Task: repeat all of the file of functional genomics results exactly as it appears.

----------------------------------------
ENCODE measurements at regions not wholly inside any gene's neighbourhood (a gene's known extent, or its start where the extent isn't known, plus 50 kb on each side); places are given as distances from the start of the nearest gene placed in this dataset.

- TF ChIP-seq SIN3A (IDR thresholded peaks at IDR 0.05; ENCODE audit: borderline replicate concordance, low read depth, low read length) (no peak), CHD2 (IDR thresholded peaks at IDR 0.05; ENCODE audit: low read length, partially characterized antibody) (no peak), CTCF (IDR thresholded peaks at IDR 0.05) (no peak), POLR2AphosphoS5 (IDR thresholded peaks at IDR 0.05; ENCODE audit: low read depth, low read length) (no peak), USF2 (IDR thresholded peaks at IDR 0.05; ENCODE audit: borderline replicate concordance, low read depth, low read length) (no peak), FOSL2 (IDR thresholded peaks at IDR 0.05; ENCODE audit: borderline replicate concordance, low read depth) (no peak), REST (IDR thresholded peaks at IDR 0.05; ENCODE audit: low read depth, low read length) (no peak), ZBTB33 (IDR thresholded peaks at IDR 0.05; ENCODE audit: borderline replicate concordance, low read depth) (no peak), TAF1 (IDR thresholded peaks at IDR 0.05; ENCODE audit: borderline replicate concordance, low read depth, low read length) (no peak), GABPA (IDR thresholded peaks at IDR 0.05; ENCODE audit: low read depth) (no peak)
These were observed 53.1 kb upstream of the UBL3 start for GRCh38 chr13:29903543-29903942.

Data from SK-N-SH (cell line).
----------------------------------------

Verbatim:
ENCODE measurements at regions not wholly inside any gene's neighbourhood (a gene's known extent, or its start where the extent isn't known, plus 50 kb on each side); places are given as distances from the start of the nearest gene placed in this dataset.

- TF ChIP-seq SIN3A (IDR thresholded peaks at IDR 0.05; ENCODE audit: borderline replicate concordance, low read depth, low read length) (no peak), CHD2 (IDR thresholded peaks at IDR 0.05; ENCODE audit: low read length, partially characterized antibody) (no peak), CTCF (IDR thresholded peaks at IDR 0.05) (no peak), POLR2AphosphoS5 (IDR thresholded peaks at IDR 0.05; ENCODE audit: low read depth, low read length) (no peak), USF2 (IDR thresholded peaks at IDR 0.05; ENCODE audit: borderline replicate concordance, low read depth, low read length) (no peak), FOSL2 (IDR thresholded peaks at IDR 0.05; ENCODE audit: borderline replicate concordance, low read depth) (no peak), REST (IDR thresholded peaks at IDR 0.05; ENCODE audit: low read depth, low read length) (no peak), ZBTB33 (IDR thresholded peaks at IDR 0.05; ENCODE audit: borderline replicate concordance, low read depth) (no peak), TAF1 (IDR thresholded peaks at IDR 0.05; ENCODE audit: borderline replicate concordance, low read depth, low read length) (no peak), GABPA (IDR thresholded peaks at IDR 0.05; ENCODE audit: low read depth) (no peak)
These were observed 53.1 kb upstream of the UBL3 start for GRCh38 chr13:29903543-29903942.

Data from SK-N-SH (cell line).